Miami Minimally Invasive Valves
Joseph Lamelas, MD
Dedicated to the Advancement of Minimally Invasive Cardiac Surgery

Posts tagged as circulatory arrest

In some minimally invasive cases where the ascending aorta is replaced at the level of the STJ and the AV is sparred (not a David procedure, a supra-coronary replacement), I find it valuable to use 2 separate grafts. One segment of graft is initially anastomosed to the hemi -arch or the distal ascending aorta and the other segment of graft to the STJ.  These are then beveled and sewn together.  This 2 graft technique is especially helpful if the proximal anastomosis ( STJ) is far away.

 The technique that I have used to suture this proximal anastomosis entails inverting the proximal graft into the root and suturing it with a running suture. Once complete the small segment of graft is pulled from the root and there is a very hemostatic closure. The pictures below demonstrate the technique.


Along my journey to constantly try to modify, simplify and improve all of my minimally invasive approaches, here is another one.

Since I very rarely use retrograde Cardioplegia and have gone to a one shot Modified Del Nido solution (4 parts Blood: 1 part Del Nido with 40 mEq of potassium, with a 2 liter induction dose, which allows me for 90-100 minutes of SAFE arrest time), I needed to have a device to retract the right atrial appendage in mini AVR procedures.  I have tried many different devices and maneuvers but placing a number 2 silk inside of an IV tubing and looping it out of one end provides the necessary retraction. The tubing and loop are passed through my chest tube incision or utility port.  My LV vent which is placed into the right superior pulmonary vein is also exited through the utility port. You will also see in the pictures a third tube, which is a long IV tubing (not to be confused with the loop tube) which is used as a guide to help pass all of the above through the utility port and avoid creating multiple false tracts in the chest wall as well as avoid damage to the intercostal vessels.DSCN9025DSCN9029DSCN9038DSCN9036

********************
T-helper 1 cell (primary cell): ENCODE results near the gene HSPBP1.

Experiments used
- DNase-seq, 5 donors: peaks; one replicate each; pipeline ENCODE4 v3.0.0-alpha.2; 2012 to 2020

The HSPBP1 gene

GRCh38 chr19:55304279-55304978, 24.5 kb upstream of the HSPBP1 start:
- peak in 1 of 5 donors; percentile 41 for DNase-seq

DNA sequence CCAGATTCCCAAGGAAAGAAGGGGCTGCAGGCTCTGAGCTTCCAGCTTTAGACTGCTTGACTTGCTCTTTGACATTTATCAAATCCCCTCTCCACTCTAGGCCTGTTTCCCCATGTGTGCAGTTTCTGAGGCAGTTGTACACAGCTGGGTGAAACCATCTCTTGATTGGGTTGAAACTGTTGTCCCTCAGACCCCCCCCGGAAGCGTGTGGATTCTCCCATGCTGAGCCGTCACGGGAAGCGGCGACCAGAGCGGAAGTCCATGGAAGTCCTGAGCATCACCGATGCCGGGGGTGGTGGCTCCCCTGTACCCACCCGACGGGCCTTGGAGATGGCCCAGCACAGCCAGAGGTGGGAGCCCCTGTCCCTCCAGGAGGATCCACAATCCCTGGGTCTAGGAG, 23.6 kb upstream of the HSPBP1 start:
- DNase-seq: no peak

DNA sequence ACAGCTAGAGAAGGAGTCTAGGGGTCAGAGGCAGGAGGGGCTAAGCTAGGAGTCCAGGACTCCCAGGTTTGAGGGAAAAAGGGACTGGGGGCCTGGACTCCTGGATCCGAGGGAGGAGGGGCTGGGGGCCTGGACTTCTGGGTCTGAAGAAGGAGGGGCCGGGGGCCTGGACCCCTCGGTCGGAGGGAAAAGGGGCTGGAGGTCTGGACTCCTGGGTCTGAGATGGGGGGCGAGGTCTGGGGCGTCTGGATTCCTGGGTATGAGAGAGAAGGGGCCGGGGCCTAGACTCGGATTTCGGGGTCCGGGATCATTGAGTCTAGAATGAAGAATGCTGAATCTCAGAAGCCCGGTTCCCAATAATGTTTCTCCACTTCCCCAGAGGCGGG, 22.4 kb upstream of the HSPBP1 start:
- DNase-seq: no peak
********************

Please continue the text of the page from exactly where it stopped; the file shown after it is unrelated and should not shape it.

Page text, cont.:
I have enclosed pictures to demonstrate this.

I have enclosed a link to the Annals of Cardiothoracic Surgery.
I have submitted 4 publications to this journal that I would like for all of you to review.
Two are relevant to Minimally Invasive AVR/MVR, one on Minimally Invasive AVR, and one on Building a Minimally Invasive Valve Program, of which I was a co-author with Dr. Tom Nguyen.
In addition, I think that all of the contributions to this journal are significant and will help advance the subspecialty of minimally invasive valve surgery.
I urge all to subscribe.
There are previous editions of this journal which are excellent and I believe serve as a reference for all Cardiothoracic Surgeons.

As I have mentioned in a previous blog, I have been getting more comfortable with using Del Nido Cardioplegia.

I have enclosed the components that we utilize.

We use a 4:1, blood: cardioplegia ratio

I believe that it has been described using a 1:4 ratio.

I usually deliver a 2 liter induction dose and then I give an additional 500cc , 45-55 minutes later.

I would recommend not giving an additional dose within 20 minutes of unclamping because I have noticed that the heart is a bit more stunned and takes longer to resume electrical activity.

1 liter of Plasmalyte or Isolyte or Normasol

Mannitol 20% 16 mL
Magnesium 2 g 4 mL
KCL 35 mEq
Sodium Bicarbonate 13 mL
Lidocaine 2% 6.5 mL

I usually end up using approximately 2 liters of this cardioplegia because I also utilize this solution to irrigate the aortic root and LV after debriding the calcium or for testing my mitral valve repair.

Enclosed is a link to a 3 minute and 20 second You tube video that demonstrates a mini thoracotomy replacement of the aortic valve , ascending aorta, and hemi arch with re-implantation of the coronaries with a composite Freestyle stentless mini root and hemashield graft under circulatory arrest with retrograde cerebral perfusion. (BTW, this patient is 85 years old and had an uneventful post operative course).

An extended version of this video was accepted to the ISMICS meeting in Boston.  After being accepted as a video presentation, I was informed that all the slots were taken and it would have to be a poster presentation.  It is difficult to convey the message with a poster, but I inserted representative pictures in the poster and provided a link to my blog (and video) so that anyone interested could view it.